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WINTER THEATER SPECIAL Up close and personal: Intimacy design in February productions
by Mary Shen Barnidge

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The myth of actors losing sight of the boundaries between their own personalities and those of their characters is exactly that—a fiction born of sensational fancy. Reflexive behavior forged over centuries of evolution is not always consciously governed, however, leading to special training for theater artists whose duties include creating low-risk illusions of corporal combat.

So how did so many other types of behavior likewise come to require referees? As audiences demanded increasingly realistic depictions of extravagant emotions, Intimacy Design was implemented to ensure a similar degree of safety during the execution of the beanbag-wrestling that playwrights too often confuse with romantic passion.

This February offers Chicago theatergoers the opportunity to view this often-misunderstood skill as it is practiced today: Broken Nose Theater's Chicago premiere production of Stephen Spotswood's Girl In The Red Corner ( fight design by John Tovar, direction by Elizabeth Laidlaw ), followed by Raven Theatre's revival of Paula Vogel's How I Learned To Drive ( intimacy design by Rachel Flesher-she, her, hers ) and finally, First Floor Theater's world premiere of Dan Giles' Mike Pence Sex Dream ( fight/intimacy design by Micah Figueroa-he/him ).

Windy City Times: Girl in The Red Corner is about a woman who achieves self-esteem through mixed-martial arts, How I Learned to Drive is about a teenage girl and her uncle who forge a quasi-sexual relationship and Mike Pence Sex Dream is about a gay man whose work life conflicts trigger bizarre nocturnal fantasies. Intimacy design isn't just sex and violence, though.

John Tovar: [Red Corner] doesn't involve intimacy in terms of sex, and sports violence is carefully regulated, but it still involves lots of body-to-body contact.

Rachel Flesher: "Intimacy" references familiarity, and vulnerability. This includes grief, shock, trauma, births, medical exams, nursing infants, nudity—virtually any kind of bodily function.

Micah Figueroa: Many scripted situations outside of explicit sex or violence need an intimacy designer, if only for consultation—depictions of active power dynamics, for example, even those without touching. Our play [Mike Pence] contains moments when actors are minimally dressed, or need to change their clothes, or engage in special effects involving their bodies. Anything that might put them in an uncomfortable position should be looked at.

WCT: One technique employed in stage combat to discourage actors from getting carried away on the adrenaline is to repeat the sequences until the novelty wanes, while another is to encourage group socializing outside rehearsal to take everybody out of "let's pretend" mode. Do Intimacy rehearsals utilize similar tactics?

RF: If the human body is replicating the shapes used in aggression and survival, it can react with the appropriate biochemical mechanisms, making for real-life responses to imaginary circumstances. Without some kind of closure to remind actors that there is a separation between themselves and their characters, this can lead to confusion.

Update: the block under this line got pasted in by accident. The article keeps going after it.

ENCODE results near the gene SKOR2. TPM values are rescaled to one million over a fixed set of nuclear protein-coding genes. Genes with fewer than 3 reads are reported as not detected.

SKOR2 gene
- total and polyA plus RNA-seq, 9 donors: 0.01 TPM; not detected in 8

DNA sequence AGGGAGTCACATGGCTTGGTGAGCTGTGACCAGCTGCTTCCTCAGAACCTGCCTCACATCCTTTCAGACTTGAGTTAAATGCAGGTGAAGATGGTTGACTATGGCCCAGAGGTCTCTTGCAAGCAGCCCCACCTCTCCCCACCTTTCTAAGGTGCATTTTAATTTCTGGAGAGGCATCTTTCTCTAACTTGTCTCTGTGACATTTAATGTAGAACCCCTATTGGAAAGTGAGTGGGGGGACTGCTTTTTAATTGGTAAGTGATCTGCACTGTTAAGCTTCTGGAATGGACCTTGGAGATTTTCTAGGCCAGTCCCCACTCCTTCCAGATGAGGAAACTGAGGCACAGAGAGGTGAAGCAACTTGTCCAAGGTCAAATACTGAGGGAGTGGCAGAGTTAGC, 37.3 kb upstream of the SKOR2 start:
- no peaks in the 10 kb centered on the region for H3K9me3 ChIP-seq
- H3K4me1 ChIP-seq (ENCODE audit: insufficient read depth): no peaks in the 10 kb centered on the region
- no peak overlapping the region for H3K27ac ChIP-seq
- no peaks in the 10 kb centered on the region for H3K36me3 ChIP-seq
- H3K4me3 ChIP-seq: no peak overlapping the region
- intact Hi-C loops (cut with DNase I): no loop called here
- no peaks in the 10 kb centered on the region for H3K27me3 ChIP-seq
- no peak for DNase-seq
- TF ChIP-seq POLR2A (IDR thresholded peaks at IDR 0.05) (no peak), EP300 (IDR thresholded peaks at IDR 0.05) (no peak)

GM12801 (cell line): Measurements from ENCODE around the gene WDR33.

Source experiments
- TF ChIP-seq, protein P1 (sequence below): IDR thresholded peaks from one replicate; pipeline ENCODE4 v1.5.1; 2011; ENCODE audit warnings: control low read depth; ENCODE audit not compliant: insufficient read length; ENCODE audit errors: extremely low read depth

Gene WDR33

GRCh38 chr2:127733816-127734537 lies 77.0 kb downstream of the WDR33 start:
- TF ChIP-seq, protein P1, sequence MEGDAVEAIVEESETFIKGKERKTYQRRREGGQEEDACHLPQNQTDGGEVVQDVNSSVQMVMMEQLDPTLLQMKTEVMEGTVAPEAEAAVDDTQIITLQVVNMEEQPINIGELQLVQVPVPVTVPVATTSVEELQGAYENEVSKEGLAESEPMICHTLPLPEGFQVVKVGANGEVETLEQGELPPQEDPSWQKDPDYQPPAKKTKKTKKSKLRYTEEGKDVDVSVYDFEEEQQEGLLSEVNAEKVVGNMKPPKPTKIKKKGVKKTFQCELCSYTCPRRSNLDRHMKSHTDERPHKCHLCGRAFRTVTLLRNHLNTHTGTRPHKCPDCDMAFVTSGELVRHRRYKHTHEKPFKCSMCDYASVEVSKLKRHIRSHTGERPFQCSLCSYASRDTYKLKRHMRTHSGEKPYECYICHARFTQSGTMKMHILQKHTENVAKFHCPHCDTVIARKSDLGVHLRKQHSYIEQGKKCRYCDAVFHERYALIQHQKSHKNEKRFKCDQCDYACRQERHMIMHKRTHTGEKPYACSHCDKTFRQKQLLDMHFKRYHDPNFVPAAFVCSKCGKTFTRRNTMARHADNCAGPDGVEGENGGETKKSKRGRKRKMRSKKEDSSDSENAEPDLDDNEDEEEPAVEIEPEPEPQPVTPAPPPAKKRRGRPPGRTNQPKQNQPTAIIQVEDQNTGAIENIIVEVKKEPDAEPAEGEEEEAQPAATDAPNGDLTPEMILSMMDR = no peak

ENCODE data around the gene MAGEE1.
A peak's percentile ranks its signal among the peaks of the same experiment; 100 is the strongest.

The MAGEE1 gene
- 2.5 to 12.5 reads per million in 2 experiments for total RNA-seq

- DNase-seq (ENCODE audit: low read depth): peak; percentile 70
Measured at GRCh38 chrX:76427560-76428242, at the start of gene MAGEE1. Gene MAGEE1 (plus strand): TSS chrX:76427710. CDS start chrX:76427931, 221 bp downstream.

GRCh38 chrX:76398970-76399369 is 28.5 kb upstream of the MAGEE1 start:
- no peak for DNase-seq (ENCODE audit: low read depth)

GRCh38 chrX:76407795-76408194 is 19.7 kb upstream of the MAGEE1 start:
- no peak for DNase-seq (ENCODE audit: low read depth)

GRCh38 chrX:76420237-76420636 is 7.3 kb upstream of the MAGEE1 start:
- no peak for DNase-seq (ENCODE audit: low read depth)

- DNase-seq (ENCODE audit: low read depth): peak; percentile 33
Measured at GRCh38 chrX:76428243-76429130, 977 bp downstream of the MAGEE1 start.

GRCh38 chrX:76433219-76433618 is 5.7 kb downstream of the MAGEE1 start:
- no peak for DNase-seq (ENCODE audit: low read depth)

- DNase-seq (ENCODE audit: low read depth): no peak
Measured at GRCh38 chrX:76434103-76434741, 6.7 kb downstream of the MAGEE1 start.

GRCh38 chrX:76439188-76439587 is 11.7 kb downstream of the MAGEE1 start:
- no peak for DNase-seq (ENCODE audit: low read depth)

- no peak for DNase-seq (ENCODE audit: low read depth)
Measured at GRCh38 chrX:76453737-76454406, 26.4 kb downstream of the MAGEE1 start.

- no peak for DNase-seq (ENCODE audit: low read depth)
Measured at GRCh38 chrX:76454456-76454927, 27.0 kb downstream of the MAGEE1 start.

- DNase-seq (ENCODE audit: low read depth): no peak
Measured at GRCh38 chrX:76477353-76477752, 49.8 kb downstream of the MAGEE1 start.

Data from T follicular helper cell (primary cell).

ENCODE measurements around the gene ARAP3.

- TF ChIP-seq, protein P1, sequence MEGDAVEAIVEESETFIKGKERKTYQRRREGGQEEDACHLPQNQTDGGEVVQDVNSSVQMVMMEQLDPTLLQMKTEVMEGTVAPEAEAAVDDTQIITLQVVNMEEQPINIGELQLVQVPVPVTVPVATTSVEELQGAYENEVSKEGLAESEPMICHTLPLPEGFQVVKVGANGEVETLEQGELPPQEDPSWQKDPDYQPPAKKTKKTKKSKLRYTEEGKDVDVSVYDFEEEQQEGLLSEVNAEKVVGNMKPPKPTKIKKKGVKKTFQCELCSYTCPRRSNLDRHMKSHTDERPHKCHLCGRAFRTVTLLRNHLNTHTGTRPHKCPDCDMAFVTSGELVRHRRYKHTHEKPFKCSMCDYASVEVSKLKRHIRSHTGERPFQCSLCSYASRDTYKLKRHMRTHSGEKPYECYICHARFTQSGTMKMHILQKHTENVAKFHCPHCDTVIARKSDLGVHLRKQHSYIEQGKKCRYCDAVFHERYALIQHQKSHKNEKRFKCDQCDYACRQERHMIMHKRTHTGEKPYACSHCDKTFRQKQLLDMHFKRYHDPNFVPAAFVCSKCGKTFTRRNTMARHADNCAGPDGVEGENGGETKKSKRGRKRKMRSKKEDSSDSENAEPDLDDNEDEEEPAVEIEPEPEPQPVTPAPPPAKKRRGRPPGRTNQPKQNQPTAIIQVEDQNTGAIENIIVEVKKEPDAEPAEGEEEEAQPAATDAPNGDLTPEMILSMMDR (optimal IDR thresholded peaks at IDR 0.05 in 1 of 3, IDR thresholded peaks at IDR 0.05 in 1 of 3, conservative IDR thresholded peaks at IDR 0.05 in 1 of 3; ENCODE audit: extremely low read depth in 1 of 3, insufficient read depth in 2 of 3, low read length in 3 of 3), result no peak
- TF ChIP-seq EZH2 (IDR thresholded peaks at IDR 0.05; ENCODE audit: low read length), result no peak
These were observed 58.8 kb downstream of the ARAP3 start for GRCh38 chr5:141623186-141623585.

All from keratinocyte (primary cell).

MF: "Closers" can be anything that a performer associates with the end of the scene—an offstage sweet treat, a cup of tea, a stretch, a secret handshake. The purpose is to celebrate the conclusion of a difficult task.

Elizabeth Laidlaw: The important thing is to create a rehearsal atmosphere where everyone feels safe and heard. We are collaborators and co-workers, regardless of how much contact everyone has after they leave the room.

WCT: Preparation is paramount, obviously, but playgoers see only the results. What should audiences look for in well-executed intimacy design?

JT: The actors telling the story of the play in a consensual manner based in the needs of the script.

RF: Good intimacy design should always further the story. Every moment should reveal character intent.

MF: In real life, you know immediately when someone is uncomfortable in a situation. It's in their bodies—tense shoulders, clipped speech, wavering eye contact, feet turned in the opposite direction. These same non-verbal cues are present in faulty design and end up looking like faulty storytelling. Bad fight/intimacy design is easy to detect, but the good kind is almost impossible to recognize. You might talk afterward about how the intimate scenes made you feel, but if the intimacy was staged right, you probably would never think that a designer was necessary!

Girl in the Red Corner is slated to open Monday, Feb. 4 at the Den, 1333 N. Milwaukee Ave; visit . How I Learned to Drive is scheduled to start Monday, Feb. 11, at Raven Theatre, 6157 N. Clark St.; see . Mike Pence Sex Dream is slated to open Wed., Feb. 20, at the Den, 1333 N. Milwaukee Ave.; visit .

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